The designers at Gazillion Games Inc. have come up with a new, relatively simple game called "Stake Your Claim". Two players – 0 and 1 – initially select two values n and m and an n × n board is created with m 0's and m 1's randomly placed on the board. Starting with player 0, each player puts his/her number in one of the empty squares on the board. After the board is filled, each player's score is equal to the largest connected region on the board filled with that player's number (where a connected region is one where for any two squares in the region a path exists consisting of only N/S/E/W moves). The player with the highest score wins, and is awarded the difference between his/her score and the score of the other player. Two examples of finished games are shown below, with the largest connected regions for each player outlined. Note in the second example that the two sections with 2 0's each are not connected.
In order to test how good this game is, the gang at Gazillion has hired you to write a program which can play the game. Specifically, given any starting configuration, they would like a program to determine the best move for the current player, i.e., the score which maximizes the points awarded to that player (or minimizes those awarded to the player's opponent).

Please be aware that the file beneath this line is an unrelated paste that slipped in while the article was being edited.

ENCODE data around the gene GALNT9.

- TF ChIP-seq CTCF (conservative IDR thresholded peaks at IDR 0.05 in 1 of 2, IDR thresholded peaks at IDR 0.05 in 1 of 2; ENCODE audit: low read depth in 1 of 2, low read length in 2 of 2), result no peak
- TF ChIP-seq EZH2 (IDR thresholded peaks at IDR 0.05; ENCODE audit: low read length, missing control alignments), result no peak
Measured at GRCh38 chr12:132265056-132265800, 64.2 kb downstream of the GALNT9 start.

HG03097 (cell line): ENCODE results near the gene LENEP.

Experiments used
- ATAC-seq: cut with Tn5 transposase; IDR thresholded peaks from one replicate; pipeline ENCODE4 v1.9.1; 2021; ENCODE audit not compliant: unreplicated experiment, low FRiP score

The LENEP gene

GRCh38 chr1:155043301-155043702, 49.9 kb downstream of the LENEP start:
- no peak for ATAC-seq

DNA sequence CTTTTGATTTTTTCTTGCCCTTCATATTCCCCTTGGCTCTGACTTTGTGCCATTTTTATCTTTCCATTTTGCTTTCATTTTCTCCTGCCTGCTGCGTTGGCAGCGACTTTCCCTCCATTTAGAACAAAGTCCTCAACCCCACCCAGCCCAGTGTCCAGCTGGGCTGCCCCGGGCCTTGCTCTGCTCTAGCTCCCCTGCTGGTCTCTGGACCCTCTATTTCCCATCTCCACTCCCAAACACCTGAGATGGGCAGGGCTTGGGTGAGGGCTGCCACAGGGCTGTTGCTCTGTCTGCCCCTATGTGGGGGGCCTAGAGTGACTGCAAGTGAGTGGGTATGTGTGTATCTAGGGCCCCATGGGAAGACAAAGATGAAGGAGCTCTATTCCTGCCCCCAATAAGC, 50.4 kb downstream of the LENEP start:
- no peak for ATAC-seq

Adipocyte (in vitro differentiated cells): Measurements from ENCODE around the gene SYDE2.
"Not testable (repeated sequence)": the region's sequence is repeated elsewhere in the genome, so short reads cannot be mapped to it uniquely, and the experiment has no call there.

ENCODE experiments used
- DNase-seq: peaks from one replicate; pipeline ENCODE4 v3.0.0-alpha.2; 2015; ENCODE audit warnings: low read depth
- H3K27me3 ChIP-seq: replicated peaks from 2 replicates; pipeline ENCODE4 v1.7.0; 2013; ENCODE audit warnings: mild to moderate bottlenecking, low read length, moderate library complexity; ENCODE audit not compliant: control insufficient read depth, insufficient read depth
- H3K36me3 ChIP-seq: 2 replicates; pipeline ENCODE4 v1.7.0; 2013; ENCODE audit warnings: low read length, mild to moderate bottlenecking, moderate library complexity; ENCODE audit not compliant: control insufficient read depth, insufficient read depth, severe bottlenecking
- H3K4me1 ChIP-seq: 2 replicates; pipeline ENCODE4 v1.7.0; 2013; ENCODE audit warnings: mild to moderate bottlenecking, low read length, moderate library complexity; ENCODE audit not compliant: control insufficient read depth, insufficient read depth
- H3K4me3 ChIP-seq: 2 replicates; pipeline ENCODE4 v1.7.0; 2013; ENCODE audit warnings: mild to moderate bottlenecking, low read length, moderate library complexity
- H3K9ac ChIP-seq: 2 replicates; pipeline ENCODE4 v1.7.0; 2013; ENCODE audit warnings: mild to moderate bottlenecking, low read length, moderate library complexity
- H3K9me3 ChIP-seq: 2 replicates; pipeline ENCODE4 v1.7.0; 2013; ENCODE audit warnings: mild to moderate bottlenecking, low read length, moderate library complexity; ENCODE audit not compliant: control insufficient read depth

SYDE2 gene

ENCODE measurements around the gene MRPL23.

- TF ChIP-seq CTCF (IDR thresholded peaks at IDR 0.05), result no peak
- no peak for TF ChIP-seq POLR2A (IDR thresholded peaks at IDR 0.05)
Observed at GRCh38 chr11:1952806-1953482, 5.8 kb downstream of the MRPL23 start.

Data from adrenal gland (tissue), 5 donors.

Input will consist of multiple test cases. Each test case will start with a line containing a positive integer n (≤ 8) indicating the size of the board. Next will come n lines describing the current board layout (row 0 first, followed by row 1, etc). Each of these lines will contain n characters taken from '0', '1' and '.', where '.' represents an empty square. The first character will be in column 0, the second in column 1, etc. The number of 0's on the board will either be equal to the number of 1's or one greater, and there will be between 1 and 10 (inclusive) empty squares. The last case is followed by a line containing 0 which indicates end-of-input and should not be processed.
For each test case, output a single line containing two items: the coordinates of the best move for the player and the best point total achieved by that player. In case of ties, print the move which comes first lexicographically. Use the format shown in the sample output.